Communication Disability

Communication Disability

Communication disability and the NDIS

Some people with communication difficulties or disabilities are eligible for the National Disability Insurance Scheme (NDIS)

To be eligible, a person must have a significant disability that impacts substantially on their ability to complete everyday activities. Read more about eligibility on the NDIS website.

Visit Understanding the NDIS to find the ‘Getting started’ gateway which steps people through the eligibility criteria and application process. NDIS also offers telephone, online and in-person support.

Many people, including NDIS staff, do not understand communication disability or its impacts. You need to explain it clearly in your application. Use the pages on this site to get lots of information and provide any useful fact sheets and links from Communication Hub with your application.

NDIS funding to have a good life

The NDIS helps people with communication disability to fund the supports they need to achieve their goals and to have a good life.

The application form for NDIS services will ask for evidence about the disability and information about the impacts on your whole life.

You can provide information and evidence about the following.

Your individual needs
  • Do I have significant difficulties speaking, writing, using sign language or body language to express myself?
  • Do I have significant difficulties understanding others?
  • Are communication difficulties a barrier to completing daily activities?
  • Do I need help to communicate with others in my life?
  • Is my communication limited compared to other people I know?
  • Does my communication limit my learning or my self-care?
  • Do I have other disabilities: vision, hearing, mobility?

Helpful pages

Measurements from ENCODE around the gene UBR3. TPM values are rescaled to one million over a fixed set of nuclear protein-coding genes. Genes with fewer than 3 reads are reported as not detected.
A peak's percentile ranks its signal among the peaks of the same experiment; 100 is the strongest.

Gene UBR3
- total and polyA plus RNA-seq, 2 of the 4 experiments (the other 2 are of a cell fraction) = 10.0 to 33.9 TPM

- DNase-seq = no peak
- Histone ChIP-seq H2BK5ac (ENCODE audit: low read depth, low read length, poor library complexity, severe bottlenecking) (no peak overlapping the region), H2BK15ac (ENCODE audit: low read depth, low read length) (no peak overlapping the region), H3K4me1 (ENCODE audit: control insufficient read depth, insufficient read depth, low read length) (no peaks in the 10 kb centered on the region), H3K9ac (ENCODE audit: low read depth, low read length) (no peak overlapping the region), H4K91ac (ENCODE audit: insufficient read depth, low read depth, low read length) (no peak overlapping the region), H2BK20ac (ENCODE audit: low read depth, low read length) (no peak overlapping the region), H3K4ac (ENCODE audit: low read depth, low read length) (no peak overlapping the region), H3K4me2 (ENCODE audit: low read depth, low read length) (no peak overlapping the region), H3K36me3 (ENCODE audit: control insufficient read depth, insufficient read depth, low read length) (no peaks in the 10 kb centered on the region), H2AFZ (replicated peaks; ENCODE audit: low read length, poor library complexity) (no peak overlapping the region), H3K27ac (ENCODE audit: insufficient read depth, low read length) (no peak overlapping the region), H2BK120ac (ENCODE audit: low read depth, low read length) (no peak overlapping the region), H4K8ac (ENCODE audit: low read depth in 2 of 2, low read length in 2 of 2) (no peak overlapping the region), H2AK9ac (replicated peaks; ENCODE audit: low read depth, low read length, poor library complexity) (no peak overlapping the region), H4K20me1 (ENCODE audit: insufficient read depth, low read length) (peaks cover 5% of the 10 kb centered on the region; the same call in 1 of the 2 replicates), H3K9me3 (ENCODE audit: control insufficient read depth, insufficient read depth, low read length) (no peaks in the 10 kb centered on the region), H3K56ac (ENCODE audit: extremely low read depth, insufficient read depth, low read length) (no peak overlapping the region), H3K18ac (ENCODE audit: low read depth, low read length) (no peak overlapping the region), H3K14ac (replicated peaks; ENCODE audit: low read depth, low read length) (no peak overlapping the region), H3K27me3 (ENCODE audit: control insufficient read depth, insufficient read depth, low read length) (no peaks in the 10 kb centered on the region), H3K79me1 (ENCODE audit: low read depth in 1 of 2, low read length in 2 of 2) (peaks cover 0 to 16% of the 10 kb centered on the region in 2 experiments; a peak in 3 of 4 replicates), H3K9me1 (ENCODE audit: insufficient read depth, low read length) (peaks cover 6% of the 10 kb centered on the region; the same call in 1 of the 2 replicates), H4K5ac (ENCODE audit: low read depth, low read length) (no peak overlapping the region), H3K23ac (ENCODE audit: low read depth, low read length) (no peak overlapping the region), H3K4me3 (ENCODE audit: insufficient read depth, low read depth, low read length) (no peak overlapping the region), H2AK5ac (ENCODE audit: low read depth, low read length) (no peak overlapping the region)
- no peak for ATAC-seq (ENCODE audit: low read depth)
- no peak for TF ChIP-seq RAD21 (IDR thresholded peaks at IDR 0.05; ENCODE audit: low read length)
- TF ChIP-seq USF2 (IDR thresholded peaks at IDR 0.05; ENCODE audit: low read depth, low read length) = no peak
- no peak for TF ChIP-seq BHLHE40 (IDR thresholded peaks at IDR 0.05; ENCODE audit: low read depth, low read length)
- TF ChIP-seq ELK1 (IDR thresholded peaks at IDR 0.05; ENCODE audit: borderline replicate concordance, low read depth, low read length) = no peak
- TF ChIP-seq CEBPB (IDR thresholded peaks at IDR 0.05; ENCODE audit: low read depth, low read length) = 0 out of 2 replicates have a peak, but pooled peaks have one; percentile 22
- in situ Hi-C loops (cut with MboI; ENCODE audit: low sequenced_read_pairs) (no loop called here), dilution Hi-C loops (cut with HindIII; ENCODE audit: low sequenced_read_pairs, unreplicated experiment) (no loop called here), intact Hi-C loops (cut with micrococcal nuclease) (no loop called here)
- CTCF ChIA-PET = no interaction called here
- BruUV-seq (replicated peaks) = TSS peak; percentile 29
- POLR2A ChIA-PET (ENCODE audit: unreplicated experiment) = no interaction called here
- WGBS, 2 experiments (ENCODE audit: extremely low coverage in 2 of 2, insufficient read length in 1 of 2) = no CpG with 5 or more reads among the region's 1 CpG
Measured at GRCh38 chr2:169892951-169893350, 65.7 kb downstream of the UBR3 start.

The impacts on your life
  • Is my communication impacting socialising and self-determination?
  • Is my communication impacting what I do, my learning, my social life, my wellbeing?
  • Do I have the level of autonomy I want?
  • Does communication stop me learning life skills?
  • Are there specific communication barriers to my independence?
  • Does my communication impact my moods, my mental health?
  • Does my communication mean I am more vulnerable to abuse or discrimination?

Helpful pages

What you need to have a good life
  • What goals would I like to focus on now?
  • What do I want to work toward longer term in education and work?
  • What training or support for my communication partners would support my goals?
  • What therapies and other services will help me the most now?
  • What equipment or technology would be helpful?
  • Do I need help to advocate for my rights?
  • What could help me work or study?
  • What else would help me enjoy life, build relationships and achieve my goals?

Helpful pages

Types of supports people might use funding for

NDIS funding can pay for programs and services (such as speech pathology) to support communication skills and purchasing a communication aid. It can also pay for services to reduce the impacts of a communication disability on life. For example, NDIS may pay for a support worker to advocate for you in meetings or help you set up a device.

People might use their NDIS funding for:

  • programs and services to support communication skills
  • modifications to workplaces and businesses to provide communication access
  • equipment or strategies to reduce the impacts of a communication disability on life
  • early intervention
  • building life skills
  • communication partner training
  • social supports and opportunities
  • technology or strategies that increase independence
  • changes to communicating settings (such as lighting or noise controls).


Speech pathologist, talks about the NDIS

‘So we’re seeing a greater focus on and greater funding available for community participation. That has impacts for the people who are NDIS participants ... but it also has significant benefits for the community as a whole.’

For carers and support people

Engagement with the NDIS depends on being able to communicate. A person with communication disability may face barriers in expressing their needs, opinions and preferences about various supports.

Some people with communication disability may require a support person from the National Disability Advocacy Program for the process of accessing the NDIS, during assessment, and for managing and reviewing their plan.

It is vital that individuals can use whatever communication method works for them during these processes. It is also vital that the individual can express their own views.

Access to communication is a human right. NDIS helps ensure access to communication for everyone.

Learn more

Understanding the NDIS provides the ‘Getting started’ gateway which steps people through the eligibility criteria and application process. NDIS also offers telephone, online and in-person support.